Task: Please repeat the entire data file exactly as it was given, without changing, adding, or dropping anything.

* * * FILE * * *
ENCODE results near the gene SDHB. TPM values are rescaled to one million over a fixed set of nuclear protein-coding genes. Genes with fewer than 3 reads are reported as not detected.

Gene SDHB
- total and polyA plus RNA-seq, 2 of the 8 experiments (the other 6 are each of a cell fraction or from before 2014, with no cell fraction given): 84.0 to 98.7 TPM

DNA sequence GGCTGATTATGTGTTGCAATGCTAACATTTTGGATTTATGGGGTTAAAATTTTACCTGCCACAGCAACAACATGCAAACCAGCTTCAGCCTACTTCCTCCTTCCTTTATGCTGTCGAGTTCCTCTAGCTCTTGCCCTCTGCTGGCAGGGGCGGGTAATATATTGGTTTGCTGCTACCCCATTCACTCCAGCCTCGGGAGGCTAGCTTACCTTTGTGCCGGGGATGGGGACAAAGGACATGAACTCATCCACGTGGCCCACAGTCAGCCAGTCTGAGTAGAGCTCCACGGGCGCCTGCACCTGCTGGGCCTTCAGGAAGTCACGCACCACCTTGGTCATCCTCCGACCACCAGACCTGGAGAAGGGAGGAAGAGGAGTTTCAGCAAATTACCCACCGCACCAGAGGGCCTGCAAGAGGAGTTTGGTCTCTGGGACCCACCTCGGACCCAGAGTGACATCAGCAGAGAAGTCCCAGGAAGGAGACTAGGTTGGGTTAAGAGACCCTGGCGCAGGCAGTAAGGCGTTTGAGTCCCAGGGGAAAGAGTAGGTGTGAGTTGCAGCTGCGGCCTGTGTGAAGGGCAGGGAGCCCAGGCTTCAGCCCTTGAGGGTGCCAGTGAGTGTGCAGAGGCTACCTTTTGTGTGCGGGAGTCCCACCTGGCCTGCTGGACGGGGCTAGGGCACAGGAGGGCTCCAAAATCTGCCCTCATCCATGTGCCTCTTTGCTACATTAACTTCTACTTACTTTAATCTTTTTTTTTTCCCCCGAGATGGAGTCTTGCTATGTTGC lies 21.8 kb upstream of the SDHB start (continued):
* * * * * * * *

ENCODE results near the gene SDHB. TPM values are rescaled to one million over a fixed set of nuclear protein-coding genes. Genes with fewer than 3 reads are reported as not detected.

Gene SDHB
- total and polyA plus RNA-seq, 2 of the 8 experiments (the other 6 are each of a cell fraction or from before 2014, with no cell fraction given): 84.0 to 98.7 TPM

DNA sequence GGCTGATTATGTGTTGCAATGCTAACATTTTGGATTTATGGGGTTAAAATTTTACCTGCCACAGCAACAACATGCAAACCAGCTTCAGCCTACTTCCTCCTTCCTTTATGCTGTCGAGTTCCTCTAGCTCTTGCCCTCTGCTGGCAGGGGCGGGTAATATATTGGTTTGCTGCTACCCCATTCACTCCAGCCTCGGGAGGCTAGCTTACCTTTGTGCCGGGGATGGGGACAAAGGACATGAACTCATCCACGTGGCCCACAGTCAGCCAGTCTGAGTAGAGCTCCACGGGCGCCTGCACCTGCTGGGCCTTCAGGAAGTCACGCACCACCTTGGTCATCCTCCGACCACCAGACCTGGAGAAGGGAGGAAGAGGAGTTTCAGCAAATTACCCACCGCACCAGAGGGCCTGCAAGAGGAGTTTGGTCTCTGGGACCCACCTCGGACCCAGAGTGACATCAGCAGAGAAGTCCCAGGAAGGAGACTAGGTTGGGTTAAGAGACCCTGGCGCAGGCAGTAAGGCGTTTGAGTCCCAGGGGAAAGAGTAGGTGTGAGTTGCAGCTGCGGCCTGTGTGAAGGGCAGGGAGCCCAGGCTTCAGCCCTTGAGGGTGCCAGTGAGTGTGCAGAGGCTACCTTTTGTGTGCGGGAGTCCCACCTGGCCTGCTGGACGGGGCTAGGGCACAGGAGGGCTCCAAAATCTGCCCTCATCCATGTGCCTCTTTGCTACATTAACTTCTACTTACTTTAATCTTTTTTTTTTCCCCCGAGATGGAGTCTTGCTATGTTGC lies 21.8 kb upstream of the SDHB start (continued):